You can save yourself some time by applying by mail, but you will need to involve a notary. More importantly, they will only issue a 90 day visa that needs to be renewed once in Germany for an extra €100. If you don't speak German very well (or at all), I strongly recommend that you deal with the bureaucratic process while you're still in Canada.
The visa application form will require you to give them a proof of first housing. A hotel room reservation is sufficient, as confirmed by the German consulate employee that helped me.
Finding a place to live
This is the other tricky part. Finding a place to live in Berlin is pretty hard if you are only there for a few months. Hell, it's hard even if you are a German-speaking long term resident. You have two options: find a furnished apartment or find a bedroom in a shared living apartment.
First, you need to know a few terms in order to begin your search. An apartment is called a flat in Europe, or Wohnung in German. A furnished flat Möbliert Wohnung means furnished apartment. A shared living apartment is called a WG (pronounced vay-gay), an abbreviation for Wohngemeinschaft.
Finding a WG Zimmer is by far the most economical solution. You can find a room close to Berlin Mitte for €400, all expenses included. However, finding a room is challenging, especially if you don't speak German. As any Montrealer would, Berliners prefer people they can meet beforehand, and favour long term roommates.
The easiest way to find a place to live is to look for furnished flats. It's far more expensive, but the convenience is worth it. You can go through Crocrodilian, City-Wohnen and other rental agencies, but they all have very mixed reviews and very high fees. After weeks of searching, I stumbled upon Nestpick, by far the most helpful agency I have found. The level of service I received put everyone in the housing industry to shame, and their website is far easier to navigate.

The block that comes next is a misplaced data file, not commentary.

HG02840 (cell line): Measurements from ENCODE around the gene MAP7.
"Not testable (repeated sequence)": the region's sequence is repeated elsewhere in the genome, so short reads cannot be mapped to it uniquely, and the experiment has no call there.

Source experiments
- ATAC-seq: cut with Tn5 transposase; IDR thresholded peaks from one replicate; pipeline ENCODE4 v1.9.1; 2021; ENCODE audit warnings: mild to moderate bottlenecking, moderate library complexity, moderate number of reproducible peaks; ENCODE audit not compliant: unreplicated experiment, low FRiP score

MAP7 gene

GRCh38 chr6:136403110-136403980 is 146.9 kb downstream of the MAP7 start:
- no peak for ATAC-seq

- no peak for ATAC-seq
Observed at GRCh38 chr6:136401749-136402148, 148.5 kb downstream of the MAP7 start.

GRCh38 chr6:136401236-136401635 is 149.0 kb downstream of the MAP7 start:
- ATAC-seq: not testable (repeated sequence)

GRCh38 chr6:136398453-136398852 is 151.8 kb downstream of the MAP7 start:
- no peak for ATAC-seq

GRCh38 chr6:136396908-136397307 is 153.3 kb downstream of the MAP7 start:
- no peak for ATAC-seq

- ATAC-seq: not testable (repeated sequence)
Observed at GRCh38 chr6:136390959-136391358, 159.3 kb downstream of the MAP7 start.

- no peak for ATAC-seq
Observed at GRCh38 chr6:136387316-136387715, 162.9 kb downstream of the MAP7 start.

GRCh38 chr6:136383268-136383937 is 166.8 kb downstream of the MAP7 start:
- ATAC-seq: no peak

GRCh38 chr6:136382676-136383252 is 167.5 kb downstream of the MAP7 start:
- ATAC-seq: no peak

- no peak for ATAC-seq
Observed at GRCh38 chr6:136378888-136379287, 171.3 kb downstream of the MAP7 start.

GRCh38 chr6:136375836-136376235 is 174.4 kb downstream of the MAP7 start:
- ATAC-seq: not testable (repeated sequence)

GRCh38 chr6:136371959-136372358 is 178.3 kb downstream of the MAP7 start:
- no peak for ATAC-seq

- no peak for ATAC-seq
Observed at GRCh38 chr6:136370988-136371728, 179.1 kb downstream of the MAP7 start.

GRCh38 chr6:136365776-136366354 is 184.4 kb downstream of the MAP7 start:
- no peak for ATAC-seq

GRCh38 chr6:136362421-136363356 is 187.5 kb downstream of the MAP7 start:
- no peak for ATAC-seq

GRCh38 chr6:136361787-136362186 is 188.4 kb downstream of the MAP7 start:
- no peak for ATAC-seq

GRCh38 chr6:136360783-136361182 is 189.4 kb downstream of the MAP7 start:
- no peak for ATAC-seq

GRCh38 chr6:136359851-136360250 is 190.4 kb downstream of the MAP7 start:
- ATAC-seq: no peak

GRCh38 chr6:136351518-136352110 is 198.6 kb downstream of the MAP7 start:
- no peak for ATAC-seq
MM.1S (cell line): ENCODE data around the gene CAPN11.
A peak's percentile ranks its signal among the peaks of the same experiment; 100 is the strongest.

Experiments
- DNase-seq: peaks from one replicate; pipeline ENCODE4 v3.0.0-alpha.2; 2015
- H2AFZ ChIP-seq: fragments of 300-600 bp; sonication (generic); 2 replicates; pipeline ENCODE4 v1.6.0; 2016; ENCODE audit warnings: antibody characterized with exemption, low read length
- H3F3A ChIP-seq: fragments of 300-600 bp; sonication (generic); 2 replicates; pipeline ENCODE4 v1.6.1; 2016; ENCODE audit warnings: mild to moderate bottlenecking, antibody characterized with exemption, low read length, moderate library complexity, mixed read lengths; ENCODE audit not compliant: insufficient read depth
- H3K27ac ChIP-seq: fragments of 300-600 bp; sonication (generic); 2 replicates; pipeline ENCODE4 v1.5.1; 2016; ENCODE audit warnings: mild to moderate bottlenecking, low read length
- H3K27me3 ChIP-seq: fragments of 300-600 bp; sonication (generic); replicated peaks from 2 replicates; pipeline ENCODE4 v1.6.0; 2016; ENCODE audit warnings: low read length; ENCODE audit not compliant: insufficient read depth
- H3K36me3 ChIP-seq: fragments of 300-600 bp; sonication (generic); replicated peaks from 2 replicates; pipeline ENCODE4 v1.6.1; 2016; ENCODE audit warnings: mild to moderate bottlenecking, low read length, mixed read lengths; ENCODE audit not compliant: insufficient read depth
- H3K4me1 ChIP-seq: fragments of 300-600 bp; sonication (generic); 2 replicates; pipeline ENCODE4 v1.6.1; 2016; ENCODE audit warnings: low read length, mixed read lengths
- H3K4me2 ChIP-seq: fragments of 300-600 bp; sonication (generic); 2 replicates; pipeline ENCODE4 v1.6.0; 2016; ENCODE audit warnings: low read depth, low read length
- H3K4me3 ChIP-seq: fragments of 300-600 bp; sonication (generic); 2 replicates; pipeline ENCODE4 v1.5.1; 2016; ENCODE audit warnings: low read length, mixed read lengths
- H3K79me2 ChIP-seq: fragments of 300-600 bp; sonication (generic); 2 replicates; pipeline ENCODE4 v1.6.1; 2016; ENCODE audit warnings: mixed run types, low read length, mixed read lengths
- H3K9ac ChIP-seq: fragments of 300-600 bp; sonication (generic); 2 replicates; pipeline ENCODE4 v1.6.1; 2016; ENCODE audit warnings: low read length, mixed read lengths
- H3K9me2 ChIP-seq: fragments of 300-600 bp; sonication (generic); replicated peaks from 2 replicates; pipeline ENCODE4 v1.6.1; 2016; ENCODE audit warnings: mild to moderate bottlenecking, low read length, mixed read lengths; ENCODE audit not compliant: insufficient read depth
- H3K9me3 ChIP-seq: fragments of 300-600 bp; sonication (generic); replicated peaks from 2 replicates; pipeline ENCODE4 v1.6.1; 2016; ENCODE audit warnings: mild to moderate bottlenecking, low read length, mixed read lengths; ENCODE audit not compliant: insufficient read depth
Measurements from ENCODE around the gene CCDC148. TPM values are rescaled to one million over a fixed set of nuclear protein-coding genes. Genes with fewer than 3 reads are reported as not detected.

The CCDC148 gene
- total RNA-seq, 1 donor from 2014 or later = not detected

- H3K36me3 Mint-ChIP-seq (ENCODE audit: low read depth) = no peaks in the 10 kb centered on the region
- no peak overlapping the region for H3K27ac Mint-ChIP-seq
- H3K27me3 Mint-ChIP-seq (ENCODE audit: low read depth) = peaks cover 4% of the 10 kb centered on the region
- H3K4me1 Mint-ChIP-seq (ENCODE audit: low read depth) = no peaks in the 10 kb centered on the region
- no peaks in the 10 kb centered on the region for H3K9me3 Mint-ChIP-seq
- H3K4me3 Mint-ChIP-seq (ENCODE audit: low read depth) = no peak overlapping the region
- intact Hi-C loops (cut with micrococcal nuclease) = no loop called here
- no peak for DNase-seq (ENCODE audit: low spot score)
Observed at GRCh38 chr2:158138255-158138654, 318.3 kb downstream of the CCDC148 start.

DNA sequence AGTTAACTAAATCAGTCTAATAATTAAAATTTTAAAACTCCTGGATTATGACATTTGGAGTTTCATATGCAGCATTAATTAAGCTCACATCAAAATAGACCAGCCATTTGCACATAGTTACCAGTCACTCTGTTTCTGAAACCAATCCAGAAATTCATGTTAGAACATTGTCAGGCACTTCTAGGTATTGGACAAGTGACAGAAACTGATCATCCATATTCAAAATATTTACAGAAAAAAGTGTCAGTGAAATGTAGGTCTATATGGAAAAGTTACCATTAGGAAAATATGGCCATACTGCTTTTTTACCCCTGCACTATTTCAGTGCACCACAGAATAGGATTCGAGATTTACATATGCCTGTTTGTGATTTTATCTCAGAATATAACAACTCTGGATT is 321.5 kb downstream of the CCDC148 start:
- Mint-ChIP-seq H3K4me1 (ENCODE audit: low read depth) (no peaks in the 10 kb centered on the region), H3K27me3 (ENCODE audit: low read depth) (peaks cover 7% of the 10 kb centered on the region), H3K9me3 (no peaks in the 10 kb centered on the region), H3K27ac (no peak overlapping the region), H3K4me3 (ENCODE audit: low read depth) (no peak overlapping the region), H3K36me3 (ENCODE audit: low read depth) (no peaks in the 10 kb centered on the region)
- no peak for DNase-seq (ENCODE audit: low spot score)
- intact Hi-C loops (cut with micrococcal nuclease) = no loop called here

A third option is to look for student housing agencies, but I yet have to find a single one that doesn't have abysmal reviews. Some of them list their rooms on Nestpick, so be wary of listings with "Ref-Number" in them, because they are managed by Medici.
When looking at apartment listings, use Mapnificent to find places that are close to your workplace (if applicable). Make sure to learn about the good and bad areas, although Berlin is allegedly a pretty safe city.
Before you leave, you must call your bank and inform them of your travel plans. Make sure to ask about various travel fees. If your credit card company suddenly sees foreign transactions, they might block your card at a very inopportune moment.
If you want to keep your Canadian cellphone number, call your carrier and tell them you intend to travel. You can put your phone service on hold for $7 a month as long as you are not on contract. You can allegedly do the same thing with Telus and other companies. Alternatively, you can switch to a cheaper plan for the duration of your trip if you don't fear losing your current plan. Don't waste money getting a travel plan. Phone plans in Germany are absurdly cheap compared to ours.
Keep in mind that Europeans use different cellphone bands than some Canadian carriers. Although you will be able to call and use your data plan, you might not get LTE or even 3G speeds. This article explains it rather well. The iPhone's LTE support page is a nice reference if you need to know which bands your phone needs to support to get LTE speeds.
You will also need to get adapters for your electronics. Canada has 110V power plugs while Europe has 220V plugs. Most power adapters support both (check the label), but even then, you will need an adapter for the German "Schuko" plug.